Why Global Savings Will Keep U.S. Borrowing Rates Low

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I’ve argued that U.S. borrowing rates will continue sitting pretty, despite the cascade of debt downgrades this country appears to have in store. That’s because when it comes to investments considered to be “safe havens,” there are few other places global investors can go. But here’s another reason looming downgrades aren’t likely to rock the boat: global savings over the next five years will continue to head up.

As a percentage of global GDP, the global saving rate is expected to jump 3.3 percentage points from 22.8 to 26.1% between 2010 and 2016, according to the IMF. The uptick is due to the fact that emerging markets are growing at a faster clip than developed economies, and as such they’re occupying an increasing share of global wealth. As the burden of global growth falls more and more to emerging markets, the pattern of global investing is shifting, too. As the University of Tilberg’s Heleen Mees points out on the blog VOX, emerging markets store far more of their savings in debt securities than developed economies, which tend to pile more savings into stocks. Indeed, the growth in debt securities globally more than doubled between 2002 and 2007, a phenomenon that has pushed down bond yields worldwide. Mees explains why:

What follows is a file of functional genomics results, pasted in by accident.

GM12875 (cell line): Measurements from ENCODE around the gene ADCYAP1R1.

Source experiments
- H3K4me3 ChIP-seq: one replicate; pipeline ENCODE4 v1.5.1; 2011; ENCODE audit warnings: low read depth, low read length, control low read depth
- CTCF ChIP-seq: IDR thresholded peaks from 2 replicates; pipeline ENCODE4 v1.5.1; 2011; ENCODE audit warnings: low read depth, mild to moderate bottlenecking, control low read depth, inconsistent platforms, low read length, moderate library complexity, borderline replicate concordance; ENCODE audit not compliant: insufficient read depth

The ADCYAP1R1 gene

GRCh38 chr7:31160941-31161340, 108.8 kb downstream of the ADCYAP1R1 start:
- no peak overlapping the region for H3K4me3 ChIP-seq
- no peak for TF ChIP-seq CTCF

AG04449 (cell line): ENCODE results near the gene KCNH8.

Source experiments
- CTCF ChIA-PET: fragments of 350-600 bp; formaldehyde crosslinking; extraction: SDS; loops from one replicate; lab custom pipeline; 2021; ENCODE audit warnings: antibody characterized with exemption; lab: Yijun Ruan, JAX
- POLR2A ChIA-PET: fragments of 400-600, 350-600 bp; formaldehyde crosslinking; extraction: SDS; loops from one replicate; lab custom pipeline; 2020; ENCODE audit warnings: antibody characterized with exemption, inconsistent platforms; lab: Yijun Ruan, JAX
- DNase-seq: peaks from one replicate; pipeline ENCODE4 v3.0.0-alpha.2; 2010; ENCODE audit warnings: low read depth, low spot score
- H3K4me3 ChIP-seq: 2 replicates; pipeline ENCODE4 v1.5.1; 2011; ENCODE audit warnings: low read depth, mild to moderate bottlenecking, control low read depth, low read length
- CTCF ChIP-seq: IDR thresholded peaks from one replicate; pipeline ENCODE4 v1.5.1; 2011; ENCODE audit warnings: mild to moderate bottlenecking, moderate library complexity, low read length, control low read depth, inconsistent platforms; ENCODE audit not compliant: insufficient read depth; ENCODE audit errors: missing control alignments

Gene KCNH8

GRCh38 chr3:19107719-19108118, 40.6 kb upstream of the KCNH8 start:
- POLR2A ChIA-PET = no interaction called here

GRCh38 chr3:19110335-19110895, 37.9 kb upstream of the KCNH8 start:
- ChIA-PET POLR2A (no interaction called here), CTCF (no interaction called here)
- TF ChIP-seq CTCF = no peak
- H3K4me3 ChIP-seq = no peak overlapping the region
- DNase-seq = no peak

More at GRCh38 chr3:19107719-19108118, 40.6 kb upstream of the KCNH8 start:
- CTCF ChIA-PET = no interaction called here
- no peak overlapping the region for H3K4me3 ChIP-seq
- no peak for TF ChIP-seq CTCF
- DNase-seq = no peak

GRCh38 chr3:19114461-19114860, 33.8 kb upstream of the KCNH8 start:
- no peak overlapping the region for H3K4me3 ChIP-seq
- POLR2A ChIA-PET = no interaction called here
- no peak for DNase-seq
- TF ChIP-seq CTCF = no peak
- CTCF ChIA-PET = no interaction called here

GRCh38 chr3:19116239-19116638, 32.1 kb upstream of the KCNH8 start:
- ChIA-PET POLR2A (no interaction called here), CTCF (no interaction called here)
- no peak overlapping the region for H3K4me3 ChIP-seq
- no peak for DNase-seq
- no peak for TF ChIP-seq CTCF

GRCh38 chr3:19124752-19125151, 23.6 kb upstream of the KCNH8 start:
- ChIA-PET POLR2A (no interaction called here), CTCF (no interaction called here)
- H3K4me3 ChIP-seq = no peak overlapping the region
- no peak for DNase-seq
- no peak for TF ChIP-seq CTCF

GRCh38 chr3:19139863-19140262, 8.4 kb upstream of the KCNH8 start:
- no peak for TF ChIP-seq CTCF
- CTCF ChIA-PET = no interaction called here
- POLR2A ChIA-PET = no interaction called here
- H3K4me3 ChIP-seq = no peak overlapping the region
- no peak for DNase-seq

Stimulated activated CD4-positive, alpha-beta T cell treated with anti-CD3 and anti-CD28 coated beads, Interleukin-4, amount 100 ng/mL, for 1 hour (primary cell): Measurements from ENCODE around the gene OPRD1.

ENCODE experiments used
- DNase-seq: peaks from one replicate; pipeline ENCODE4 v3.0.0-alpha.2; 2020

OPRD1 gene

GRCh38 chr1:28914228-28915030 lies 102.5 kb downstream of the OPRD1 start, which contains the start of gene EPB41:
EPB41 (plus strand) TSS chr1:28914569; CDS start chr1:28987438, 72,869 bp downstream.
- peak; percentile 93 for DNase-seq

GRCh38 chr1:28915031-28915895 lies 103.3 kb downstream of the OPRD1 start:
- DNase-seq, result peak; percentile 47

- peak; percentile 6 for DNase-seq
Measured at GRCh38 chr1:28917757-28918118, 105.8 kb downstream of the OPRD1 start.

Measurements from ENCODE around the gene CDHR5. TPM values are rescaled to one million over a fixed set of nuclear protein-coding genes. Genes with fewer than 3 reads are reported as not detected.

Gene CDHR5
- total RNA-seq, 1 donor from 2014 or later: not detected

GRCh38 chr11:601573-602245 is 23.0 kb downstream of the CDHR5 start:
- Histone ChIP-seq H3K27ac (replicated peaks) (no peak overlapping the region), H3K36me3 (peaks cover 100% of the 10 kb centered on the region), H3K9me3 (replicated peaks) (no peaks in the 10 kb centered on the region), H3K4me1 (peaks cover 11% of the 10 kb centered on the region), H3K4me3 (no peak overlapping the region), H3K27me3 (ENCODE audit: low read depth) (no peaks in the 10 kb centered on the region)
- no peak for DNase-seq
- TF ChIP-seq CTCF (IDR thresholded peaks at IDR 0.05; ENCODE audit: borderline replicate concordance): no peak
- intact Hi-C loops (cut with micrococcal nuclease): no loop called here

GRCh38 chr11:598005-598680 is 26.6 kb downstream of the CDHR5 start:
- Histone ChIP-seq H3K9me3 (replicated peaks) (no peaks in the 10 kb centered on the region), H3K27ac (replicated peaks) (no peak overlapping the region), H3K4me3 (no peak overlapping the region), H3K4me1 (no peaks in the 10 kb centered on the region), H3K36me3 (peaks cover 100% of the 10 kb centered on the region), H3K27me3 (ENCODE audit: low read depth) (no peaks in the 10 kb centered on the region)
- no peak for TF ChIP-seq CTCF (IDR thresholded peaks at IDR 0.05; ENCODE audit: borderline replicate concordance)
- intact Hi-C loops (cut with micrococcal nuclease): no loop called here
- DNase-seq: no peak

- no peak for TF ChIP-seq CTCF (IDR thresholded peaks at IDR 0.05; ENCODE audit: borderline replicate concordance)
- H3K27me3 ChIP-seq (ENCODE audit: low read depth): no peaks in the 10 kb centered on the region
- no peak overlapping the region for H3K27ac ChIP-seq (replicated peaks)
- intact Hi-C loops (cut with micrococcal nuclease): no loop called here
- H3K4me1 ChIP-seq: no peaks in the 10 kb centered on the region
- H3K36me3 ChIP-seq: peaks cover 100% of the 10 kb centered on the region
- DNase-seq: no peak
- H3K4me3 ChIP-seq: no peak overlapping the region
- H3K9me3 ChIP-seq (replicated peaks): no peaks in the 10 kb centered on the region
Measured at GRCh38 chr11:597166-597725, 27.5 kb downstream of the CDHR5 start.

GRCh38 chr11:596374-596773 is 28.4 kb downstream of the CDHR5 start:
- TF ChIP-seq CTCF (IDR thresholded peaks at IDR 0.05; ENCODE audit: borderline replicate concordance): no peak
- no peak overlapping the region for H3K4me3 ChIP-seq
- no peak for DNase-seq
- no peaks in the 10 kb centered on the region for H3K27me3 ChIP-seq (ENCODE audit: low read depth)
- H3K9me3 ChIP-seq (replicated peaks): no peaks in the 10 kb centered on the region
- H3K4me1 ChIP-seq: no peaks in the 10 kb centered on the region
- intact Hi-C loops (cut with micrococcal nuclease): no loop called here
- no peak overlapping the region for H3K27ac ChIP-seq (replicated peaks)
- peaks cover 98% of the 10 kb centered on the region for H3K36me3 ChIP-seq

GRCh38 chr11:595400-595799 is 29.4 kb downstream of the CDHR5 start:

Institutional constraints do at least in part account for emerging economies’ preference for fixed income assets over equity capital. These constraints include emerging economies’ underdeveloped financial markets and closed capital accounts, but also the reluctance of most Western countries to allow emerging economies’ sovereign wealth funds and state-owned enterprises to invest in equity capital of Western companies.

Of course, emerging markets would love more access to trustier financial markets abroad. China, for instance, has been begging to get bigger stakes in U.S. companies and stocks, which would offer far better returns on its $3 trillion in foreign exchange reserves than all those dowdy dollars. But the U.S., often for reasons of national security, has so far refused to give in.

(MORE: What the S&P U.S. Credit Rating Downgrade Means)

That may be a mistake. The global pileup in U.S. Treasuries has its benefits, keeping borrowing rates artificially low. But it has its drawbacks, too. Today’s stock market swoon after S&P downgraded Fannie Mae and Freddie Mac, coupled with the accompanying drop in Treasury yields, suggests that the biggest threat facing the country isn’t higher borrowing costs; it’s a stagnating economy. Investors clearly aren’t choosing between U.S. Treasuries and other forms of sovereign debt. They’re choosing between hoarding cash and driving growth by making riskier investments.

(MORE: Nothing Great About the Good Jobs Number)

The loss of our AAA rating may not matter much when it comes to Treasury yields. But in the long-run, a standstill economy could be what drives the country’s creditors away.

Roya Wolverson writes for TIME. Find her on Twitter at @royaclare. You can also continue the discussion on TIME’s Facebook page and on Twitter at @TIME.

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